What Is the Use of Default in Switch Statement

por lucasvictor

17 de abril de 2022

The following rules apply to a switch statement – Another interesting point is the break statement. Each break statement terminates the bounding switch statement. The control flow continues with the first instruction after the switch block. Break statements are necessary because without them, statements in switch blocks fail: all statements after the corresponding case label are executed one after the other, regardless of the expression of the following case labels, until a break statement is found. The SwitchDemoFallThrough program displays faulty instructions in a switch block. The program displays the month corresponding to the entire month and the months that follow in the year: the prerequisite for a final standard clause is defensive programming. This clause must either take appropriate action or include an appropriate commentary on the reasons why no action is taken. Note: Sometimes, if the default value is not placed at the end of the switch case program, we must use the break statement with the default case. The only case I can think of when using NOT default is when the switch checks something where it is quite obvious that any other alternative can be happily ignored The optional break statement associated with each case label ensures that the program exits the switch once the corresponding instruction is executed, and continues to execute the instruction after the switch. If the break is omitted, the program continues to run on the next statement in the switch statement. The break statement is not required if it is preceded by a return statement. If failover operations are enumeration values, you cannot have a default case, receive a warning from the compiler if you miss cases. If new enumeration values are added in the future and you forget to add cases for those values in the switch, you can learn more about the problem at compile time.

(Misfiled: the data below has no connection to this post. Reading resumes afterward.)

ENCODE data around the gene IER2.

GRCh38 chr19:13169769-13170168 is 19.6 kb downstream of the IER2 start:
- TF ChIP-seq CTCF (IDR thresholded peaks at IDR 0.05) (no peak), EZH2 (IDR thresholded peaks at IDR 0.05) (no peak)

You should always ensure that your code performs the appropriate action on unmanaged values if an invalid value has been converted to the enumeration type. Therefore, it may work better for simple cases where you can return to the enumeration box instead of interrupting it. At least it`s not mandatory in Java. According to JLS, he says there may be at most one standard case. This means that no standard case is acceptable. Sometimes it also depends on the context in which you are using the switch statement. For example, in Java, the following switch block does not require default case Switch cases should almost always be case sensitive. For example, suppose each condition initializes a pointer. But if the default case is to occur and we do not initialize in this case, it is possible to land with a zero pointer exception. Therefore, it is recommended to use a standard case statement, even if it can be trivial. Although you can avoid compilation errors for the above method without being the default case by having only one return statement at the end, specifying the default case makes it more readable.

Having a default clause when it`s not really necessary is defensive programming that usually results in code that is too complex due to too much error-handling code. This error handling and detection code affects the readability of the code, makes maintenance difficult, and ultimately results in more errors than it solves. The switch case statement evaluates a specific expression and executes the statements associated with it based on the valued value (which corresponds to a particular condition). Basically, it is used to perform different actions according to different conditions (cases). If the powered-on variable is equal to a case, the instructions that follow that case are executed until a break statement is reached. The default statement is executed when no constant expression value is equal to the value of the expression. If there is no default statement and no case-sensitive match is found, none of the instructions in the switch text are executed. There can be at most one standard statement.